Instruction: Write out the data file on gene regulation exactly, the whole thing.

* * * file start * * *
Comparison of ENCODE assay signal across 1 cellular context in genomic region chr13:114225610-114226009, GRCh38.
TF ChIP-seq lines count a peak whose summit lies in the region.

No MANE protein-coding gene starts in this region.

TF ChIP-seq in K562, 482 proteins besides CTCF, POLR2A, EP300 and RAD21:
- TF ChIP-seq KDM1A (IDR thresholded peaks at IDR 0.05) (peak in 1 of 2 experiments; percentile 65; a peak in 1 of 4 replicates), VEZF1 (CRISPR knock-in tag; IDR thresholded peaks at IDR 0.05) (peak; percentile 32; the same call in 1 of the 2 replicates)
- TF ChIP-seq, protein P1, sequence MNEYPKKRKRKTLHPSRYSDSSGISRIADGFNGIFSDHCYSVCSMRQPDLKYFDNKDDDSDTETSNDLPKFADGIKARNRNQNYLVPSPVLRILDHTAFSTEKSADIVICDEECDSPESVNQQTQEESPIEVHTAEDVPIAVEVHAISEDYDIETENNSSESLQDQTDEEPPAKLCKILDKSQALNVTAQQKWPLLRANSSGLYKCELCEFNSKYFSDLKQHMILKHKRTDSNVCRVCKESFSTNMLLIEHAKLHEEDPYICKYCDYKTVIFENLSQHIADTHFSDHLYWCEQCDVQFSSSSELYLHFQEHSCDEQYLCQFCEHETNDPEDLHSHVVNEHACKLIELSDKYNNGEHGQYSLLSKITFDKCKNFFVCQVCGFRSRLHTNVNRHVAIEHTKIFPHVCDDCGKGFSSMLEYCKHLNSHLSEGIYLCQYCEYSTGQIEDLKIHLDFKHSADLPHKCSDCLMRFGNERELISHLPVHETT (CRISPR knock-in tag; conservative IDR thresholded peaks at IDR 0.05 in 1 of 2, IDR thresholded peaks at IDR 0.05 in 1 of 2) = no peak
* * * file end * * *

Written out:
Comparison of ENCODE assay signal across 1 cellular context in genomic region chr13:114225610-114226009, GRCh38.
TF ChIP-seq lines count a peak whose summit lies in the region.

No MANE protein-coding gene starts in this region.

TF ChIP-seq in K562, 482 proteins besides CTCF, POLR2A, EP300 and RAD21:
- TF ChIP-seq KDM1A (IDR thresholded peaks at IDR 0.05) (peak in 1 of 2 experiments; percentile 65; a peak in 1 of 4 replicates), VEZF1 (CRISPR knock-in tag; IDR thresholded peaks at IDR 0.05) (peak; percentile 32; the same call in 1 of the 2 replicates)
- TF ChIP-seq, protein P1, sequence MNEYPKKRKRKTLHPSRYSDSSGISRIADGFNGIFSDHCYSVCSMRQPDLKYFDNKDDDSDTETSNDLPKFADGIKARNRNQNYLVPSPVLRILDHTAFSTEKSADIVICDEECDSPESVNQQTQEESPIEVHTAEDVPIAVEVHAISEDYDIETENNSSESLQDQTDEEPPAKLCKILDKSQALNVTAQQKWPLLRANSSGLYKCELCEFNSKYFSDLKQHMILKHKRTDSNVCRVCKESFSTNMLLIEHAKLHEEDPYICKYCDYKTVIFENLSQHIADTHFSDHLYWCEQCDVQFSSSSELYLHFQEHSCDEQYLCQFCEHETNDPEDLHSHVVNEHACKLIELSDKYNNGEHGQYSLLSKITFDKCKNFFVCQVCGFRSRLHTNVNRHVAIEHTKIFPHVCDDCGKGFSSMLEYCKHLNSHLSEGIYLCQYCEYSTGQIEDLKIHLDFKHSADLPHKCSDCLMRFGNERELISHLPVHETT (CRISPR knock-in tag; conservative IDR thresholded peaks at IDR 0.05 in 1 of 2, IDR thresholded peaks at IDR 0.05 in 1 of 2) = no peak